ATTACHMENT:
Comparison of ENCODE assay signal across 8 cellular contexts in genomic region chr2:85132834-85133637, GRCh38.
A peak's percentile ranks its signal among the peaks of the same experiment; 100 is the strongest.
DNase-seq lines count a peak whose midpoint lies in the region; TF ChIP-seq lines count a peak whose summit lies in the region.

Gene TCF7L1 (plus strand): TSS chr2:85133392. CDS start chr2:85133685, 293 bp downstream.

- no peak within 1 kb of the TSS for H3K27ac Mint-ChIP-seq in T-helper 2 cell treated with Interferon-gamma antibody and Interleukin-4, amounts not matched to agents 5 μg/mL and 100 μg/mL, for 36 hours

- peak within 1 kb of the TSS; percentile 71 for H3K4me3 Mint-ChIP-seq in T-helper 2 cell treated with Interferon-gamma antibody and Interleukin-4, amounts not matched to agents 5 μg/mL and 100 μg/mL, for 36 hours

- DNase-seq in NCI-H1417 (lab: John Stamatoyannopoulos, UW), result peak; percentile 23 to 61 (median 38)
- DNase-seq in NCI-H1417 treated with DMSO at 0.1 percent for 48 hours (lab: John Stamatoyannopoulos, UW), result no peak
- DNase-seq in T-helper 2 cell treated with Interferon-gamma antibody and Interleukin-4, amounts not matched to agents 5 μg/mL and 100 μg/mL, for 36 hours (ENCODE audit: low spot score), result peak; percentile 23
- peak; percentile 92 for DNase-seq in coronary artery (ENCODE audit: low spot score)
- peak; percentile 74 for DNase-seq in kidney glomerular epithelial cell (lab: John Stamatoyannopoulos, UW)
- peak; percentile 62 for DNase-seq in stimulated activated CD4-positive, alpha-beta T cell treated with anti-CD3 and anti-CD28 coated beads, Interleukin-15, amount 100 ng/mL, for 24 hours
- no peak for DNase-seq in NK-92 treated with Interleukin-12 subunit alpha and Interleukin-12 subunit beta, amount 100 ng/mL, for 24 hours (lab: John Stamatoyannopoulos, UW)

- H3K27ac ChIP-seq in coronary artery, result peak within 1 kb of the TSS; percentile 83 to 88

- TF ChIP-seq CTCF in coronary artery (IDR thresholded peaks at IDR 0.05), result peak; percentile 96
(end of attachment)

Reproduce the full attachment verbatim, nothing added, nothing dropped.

Comparison of ENCODE assay signal across 8 cellular contexts in genomic region chr2:85132834-85133637, GRCh38.
A peak's percentile ranks its signal among the peaks of the same experiment; 100 is the strongest.
DNase-seq lines count a peak whose midpoint lies in the region; TF ChIP-seq lines count a peak whose summit lies in the region.

Gene TCF7L1 (plus strand): TSS chr2:85133392. CDS start chr2:85133685, 293 bp downstream.

- no peak within 1 kb of the TSS for H3K27ac Mint-ChIP-seq in T-helper 2 cell treated with Interferon-gamma antibody and Interleukin-4, amounts not matched to agents 5 μg/mL and 100 μg/mL, for 36 hours

- peak within 1 kb of the TSS; percentile 71 for H3K4me3 Mint-ChIP-seq in T-helper 2 cell treated with Interferon-gamma antibody and Interleukin-4, amounts not matched to agents 5 μg/mL and 100 μg/mL, for 36 hours

- DNase-seq in NCI-H1417 (lab: John Stamatoyannopoulos, UW), result peak; percentile 23 to 61 (median 38)
- DNase-seq in NCI-H1417 treated with DMSO at 0.1 percent for 48 hours (lab: John Stamatoyannopoulos, UW), result no peak
- DNase-seq in T-helper 2 cell treated with Interferon-gamma antibody and Interleukin-4, amounts not matched to agents 5 μg/mL and 100 μg/mL, for 36 hours (ENCODE audit: low spot score), result peak; percentile 23
- peak; percentile 92 for DNase-seq in coronary artery (ENCODE audit: low spot score)
- peak; percentile 74 for DNase-seq in kidney glomerular epithelial cell (lab: John Stamatoyannopoulos, UW)
- peak; percentile 62 for DNase-seq in stimulated activated CD4-positive, alpha-beta T cell treated with anti-CD3 and anti-CD28 coated beads, Interleukin-15, amount 100 ng/mL, for 24 hours
- no peak for DNase-seq in NK-92 treated with Interleukin-12 subunit alpha and Interleukin-12 subunit beta, amount 100 ng/mL, for 24 hours (lab: John Stamatoyannopoulos, UW)

- H3K27ac ChIP-seq in coronary artery, result peak within 1 kb of the TSS; percentile 83 to 88

- TF ChIP-seq CTCF in coronary artery (IDR thresholded peaks at IDR 0.05), result peak; percentile 96